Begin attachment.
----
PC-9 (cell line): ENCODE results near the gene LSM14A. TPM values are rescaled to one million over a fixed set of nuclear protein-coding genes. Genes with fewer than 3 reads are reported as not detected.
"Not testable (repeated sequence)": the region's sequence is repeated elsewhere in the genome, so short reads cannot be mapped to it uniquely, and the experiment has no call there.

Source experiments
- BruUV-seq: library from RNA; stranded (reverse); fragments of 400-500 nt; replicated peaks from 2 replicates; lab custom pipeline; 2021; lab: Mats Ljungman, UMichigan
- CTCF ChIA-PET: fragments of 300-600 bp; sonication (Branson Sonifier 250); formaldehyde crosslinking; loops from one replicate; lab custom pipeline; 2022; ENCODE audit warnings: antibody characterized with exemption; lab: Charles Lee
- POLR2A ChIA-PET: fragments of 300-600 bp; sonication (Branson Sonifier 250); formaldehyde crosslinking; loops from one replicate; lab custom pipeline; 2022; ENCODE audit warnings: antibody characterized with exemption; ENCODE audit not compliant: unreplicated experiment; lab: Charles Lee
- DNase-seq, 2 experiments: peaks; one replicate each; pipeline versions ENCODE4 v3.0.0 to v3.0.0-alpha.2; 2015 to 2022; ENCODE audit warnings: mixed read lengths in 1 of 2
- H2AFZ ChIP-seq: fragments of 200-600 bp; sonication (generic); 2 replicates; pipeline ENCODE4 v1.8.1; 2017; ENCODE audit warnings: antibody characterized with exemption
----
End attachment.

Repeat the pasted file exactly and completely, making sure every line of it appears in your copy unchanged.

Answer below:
PC-9 (cell line): ENCODE results near the gene LSM14A. TPM values are rescaled to one million over a fixed set of nuclear protein-coding genes. Genes with fewer than 3 reads are reported as not detected.
"Not testable (repeated sequence)": the region's sequence is repeated elsewhere in the genome, so short reads cannot be mapped to it uniquely, and the experiment has no call there.

Source experiments
- BruUV-seq: library from RNA; stranded (reverse); fragments of 400-500 nt; replicated peaks from 2 replicates; lab custom pipeline; 2021; lab: Mats Ljungman, UMichigan
- CTCF ChIA-PET: fragments of 300-600 bp; sonication (Branson Sonifier 250); formaldehyde crosslinking; loops from one replicate; lab custom pipeline; 2022; ENCODE audit warnings: antibody characterized with exemption; lab: Charles Lee
- POLR2A ChIA-PET: fragments of 300-600 bp; sonication (Branson Sonifier 250); formaldehyde crosslinking; loops from one replicate; lab custom pipeline; 2022; ENCODE audit warnings: antibody characterized with exemption; ENCODE audit not compliant: unreplicated experiment; lab: Charles Lee
- DNase-seq, 2 experiments: peaks; one replicate each; pipeline versions ENCODE4 v3.0.0 to v3.0.0-alpha.2; 2015 to 2022; ENCODE audit warnings: mixed read lengths in 1 of 2
- H2AFZ ChIP-seq: fragments of 200-600 bp; sonication (generic); 2 replicates; pipeline ENCODE4 v1.8.1; 2017; ENCODE audit warnings: antibody characterized with exemption